‘They Know Their Lands Better Than We Do’: Sally Jewell on Tribal Keystone XL Opposition

MSNBC screen shotU.S. Secretary of the Interior Sally Jewell tells MSNBC host José Díaz-Balart, 'They know their lands better than we do' when asked about the Keystone XL pipeline.

MSNBC screen shot
U.S. Secretary of the Interior Sally Jewell tells MSNBC host José Díaz-Balart, ‘They know their lands better than we do’ when asked about the Keystone XL pipeline.

 

By: Indian Country Today

 

U.S. Secretary of the Interior Sally Jewell invoked not only tribal sovereignty but also environmental expertise when she spoke to MSNBC’s José Díaz-Balart about the Keystone XL pipeline, which many tribes oppose.

“I think the fact that the tribal nations are standing up saying, ‘We are concerned about this. We are concerned about water quality. We’re concerned about tribal sovereignty. We’re concerned about what this pipeline may do for our lands and our rights,’ needs to be heard,” she said when he asked her to put tribal opposition to Keystone in context.

“In my role as secretary of the interior we will make sure that there’s a platform for those tribal voices to be heard,” she said. “And I think they will make a very effective case because they know their lands better than we do.”

In the end it will all come down to the State Department, she said, which will make the pipeline decision “by listening to all of the facts and information they have,” including tribal voices.

Jewell also spoke about Native youth, the centuries of oppression that have led to the current state of affairs regarding mental health, education and poverty, and on how it is time to make things right.

“We have destroyed much of the hope and the pride and the future for a lot of Native youth,” she said. “This is the time to turn that around.”

Her full chat with Díaz-Balart can be seen at MSNBC.com.

The pipeline threatens many tribal lands, especially Sioux territory in South Dakota, given that the proposed route traverses the Rosebud Sioux Reservation. Last month tribal President Cyril Scott said that if the pipeline passes it would be considered “an act of war,” and promised to fight it all the way.

RELATED: Rosebud Sioux Tribe Calls House Keystone XL Passage an ‘Act of War,’ Vows Legal Action

Rosebud Leader on Keystone: ‘Test Us—You’ll See an Indian Uprising’

 

Read more at http://indiancountrytodaymedianetwork.com/2014/12/04/they-know-their-lands-better-we-do-sally-jewell-keystone-xl-opposition-158132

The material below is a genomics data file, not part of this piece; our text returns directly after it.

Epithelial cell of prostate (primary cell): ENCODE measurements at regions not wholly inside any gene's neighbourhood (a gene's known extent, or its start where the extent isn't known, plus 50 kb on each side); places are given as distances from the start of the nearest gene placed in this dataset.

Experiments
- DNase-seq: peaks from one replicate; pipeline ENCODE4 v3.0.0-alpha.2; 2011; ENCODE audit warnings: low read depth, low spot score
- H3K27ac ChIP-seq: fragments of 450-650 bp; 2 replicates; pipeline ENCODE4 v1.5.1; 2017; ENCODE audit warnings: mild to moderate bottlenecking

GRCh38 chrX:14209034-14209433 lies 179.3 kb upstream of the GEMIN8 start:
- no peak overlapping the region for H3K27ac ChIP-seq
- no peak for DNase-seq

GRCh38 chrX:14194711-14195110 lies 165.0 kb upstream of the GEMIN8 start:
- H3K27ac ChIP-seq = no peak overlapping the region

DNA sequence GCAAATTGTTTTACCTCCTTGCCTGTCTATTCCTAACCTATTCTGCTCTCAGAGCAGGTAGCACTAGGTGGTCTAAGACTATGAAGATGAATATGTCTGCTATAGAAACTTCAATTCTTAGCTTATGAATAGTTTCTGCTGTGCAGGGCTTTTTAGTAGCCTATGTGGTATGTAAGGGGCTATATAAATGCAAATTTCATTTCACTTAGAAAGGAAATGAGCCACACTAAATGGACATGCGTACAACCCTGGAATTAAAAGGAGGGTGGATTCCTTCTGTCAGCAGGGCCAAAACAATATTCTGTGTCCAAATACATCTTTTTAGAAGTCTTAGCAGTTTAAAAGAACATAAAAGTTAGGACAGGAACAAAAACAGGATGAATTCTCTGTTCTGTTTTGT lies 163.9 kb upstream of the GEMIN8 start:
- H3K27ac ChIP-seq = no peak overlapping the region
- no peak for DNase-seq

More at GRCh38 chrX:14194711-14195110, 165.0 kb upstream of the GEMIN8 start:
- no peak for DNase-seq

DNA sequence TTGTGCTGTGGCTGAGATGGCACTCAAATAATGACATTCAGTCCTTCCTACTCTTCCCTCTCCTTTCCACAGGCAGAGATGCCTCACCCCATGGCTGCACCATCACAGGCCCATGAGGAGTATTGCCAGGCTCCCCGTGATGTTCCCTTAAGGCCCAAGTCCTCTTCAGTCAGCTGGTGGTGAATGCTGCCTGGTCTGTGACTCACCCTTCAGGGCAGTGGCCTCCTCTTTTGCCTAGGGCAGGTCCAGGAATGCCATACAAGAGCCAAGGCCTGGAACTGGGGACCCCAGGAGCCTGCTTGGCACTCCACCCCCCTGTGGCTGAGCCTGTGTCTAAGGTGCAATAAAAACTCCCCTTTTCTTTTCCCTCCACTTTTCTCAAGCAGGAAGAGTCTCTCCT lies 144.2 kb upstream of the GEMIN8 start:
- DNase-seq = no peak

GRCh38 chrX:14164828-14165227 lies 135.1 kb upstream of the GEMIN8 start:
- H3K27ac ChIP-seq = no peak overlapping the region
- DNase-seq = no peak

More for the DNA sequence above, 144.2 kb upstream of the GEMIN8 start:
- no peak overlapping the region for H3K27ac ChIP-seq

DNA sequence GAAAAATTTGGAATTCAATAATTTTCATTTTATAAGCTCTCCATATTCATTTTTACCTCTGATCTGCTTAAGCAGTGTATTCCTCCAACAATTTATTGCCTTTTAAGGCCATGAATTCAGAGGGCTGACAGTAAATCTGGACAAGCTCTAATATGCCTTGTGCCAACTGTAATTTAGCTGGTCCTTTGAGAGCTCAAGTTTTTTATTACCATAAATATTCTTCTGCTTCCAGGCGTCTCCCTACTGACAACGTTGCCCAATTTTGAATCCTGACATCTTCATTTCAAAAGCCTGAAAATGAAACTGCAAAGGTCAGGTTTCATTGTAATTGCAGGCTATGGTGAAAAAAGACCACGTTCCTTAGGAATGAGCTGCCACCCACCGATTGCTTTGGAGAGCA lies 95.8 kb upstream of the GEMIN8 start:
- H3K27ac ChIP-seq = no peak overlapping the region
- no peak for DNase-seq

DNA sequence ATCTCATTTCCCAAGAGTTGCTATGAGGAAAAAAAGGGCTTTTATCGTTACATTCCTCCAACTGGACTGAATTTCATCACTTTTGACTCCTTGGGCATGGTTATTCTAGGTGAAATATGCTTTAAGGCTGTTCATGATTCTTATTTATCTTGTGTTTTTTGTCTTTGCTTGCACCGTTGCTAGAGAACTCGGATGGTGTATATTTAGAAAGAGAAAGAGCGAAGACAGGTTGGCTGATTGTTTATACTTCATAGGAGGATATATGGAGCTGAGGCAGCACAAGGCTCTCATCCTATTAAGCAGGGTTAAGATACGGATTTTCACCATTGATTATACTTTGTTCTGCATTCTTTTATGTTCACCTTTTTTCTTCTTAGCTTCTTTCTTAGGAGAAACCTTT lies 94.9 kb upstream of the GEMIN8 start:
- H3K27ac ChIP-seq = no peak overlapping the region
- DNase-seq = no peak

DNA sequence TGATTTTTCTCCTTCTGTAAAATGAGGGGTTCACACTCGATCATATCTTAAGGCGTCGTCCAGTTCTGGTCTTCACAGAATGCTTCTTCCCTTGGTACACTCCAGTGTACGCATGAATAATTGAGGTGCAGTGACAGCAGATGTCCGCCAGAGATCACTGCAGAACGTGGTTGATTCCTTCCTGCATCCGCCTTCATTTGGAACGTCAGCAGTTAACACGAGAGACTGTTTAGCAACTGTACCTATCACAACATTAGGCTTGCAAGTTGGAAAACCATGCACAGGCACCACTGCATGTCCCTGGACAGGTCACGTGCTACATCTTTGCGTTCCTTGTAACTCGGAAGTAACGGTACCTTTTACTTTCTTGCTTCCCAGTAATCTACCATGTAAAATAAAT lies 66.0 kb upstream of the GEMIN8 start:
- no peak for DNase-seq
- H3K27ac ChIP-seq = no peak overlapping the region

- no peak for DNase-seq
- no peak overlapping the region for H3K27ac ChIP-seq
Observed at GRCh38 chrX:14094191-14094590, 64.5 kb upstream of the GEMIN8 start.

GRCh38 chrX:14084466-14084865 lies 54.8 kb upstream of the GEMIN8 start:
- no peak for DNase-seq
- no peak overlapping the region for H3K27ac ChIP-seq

Descendants of Freedmen sue U.S. government

 BY RYAN ABBOTT,  Courthouse News Service
WASHINGTON – The U.S. government turned its back on the descendants of freed slaves of Native Americans, swindling them out of lucrative land royalties allotted to them as children, a class action claims in federal court.
Leatrice Tanner-Brown and the Harvest Institute Freedman Federation sued Secretary of the Interior Sally Jewel and Assistant Secretary of Indian Affairs Kevin Washburn, seeking an accounting of revenue from leases on land promised to children of Freedmen, who were liberated by citizens of the so-called “Five Civilized Indian Tribes” or Cherokee, Choctaw, Creek, Chickasaw and Seminole nations.
According to the complaint: “The Five Civilized Tribes allied themselves with the Confederacy during the Civil War and attempted to maintain slaves following the War. As a result of the Tribes’ disloyalty to the United States during the Civil War all territory owned by the Tribes was forfeited. The status of the Tribes was reestablished under treaties entered in 1866.”
Some of the forfeited land was allotted to the freed slaves and their descendants.
The Department of Interior in 1908 agreed to keep track of revenue from leases on land granted to Freedmen minors or their descendants.
“Notwithstanding demand from plaintiffs for an accounting of revenue from leases on restricted lands during the period that these lands were held by Freedmen minors and not subject to alienation, defendants have failed to provide the requested accounting,” the complaint states.
“Under the Act of May 27, 1908, restrictions against alienation of Freedmen allotments … were not removed. Accordingly, any royalties derived from leases on [Freedmen] allotments should have been accounted for by the Department of Interior under the terms of the Sections 2 and 6 of the 1908 Act,” according to the complaint. “These failures were not innocent. They were the result of a deliberate strategy to swindle land and money from Freedmen.”
The claims says many of these allotments were for oil-rich land, and the government allowed grafters and speculators “anxious to obtain oil-rich lands for little or no payment to allottees” to exploit the often unsophisticated and uneducated Freedmen.
According to the complaint, there were 23,405 Freedmen in 1914.
“Defendants breached their duty to avoid conflicts of interests and to monitor Freedmen allotments in favor of alienation of European settlers, Oklahoma statehood, and corporate interests,” the class claims.
They want an accounting of money collected from the allotted lands and declaration of the government’s fiduciary duties.
They are represented by Paul Robinson Jr. of Memphis, Tenn.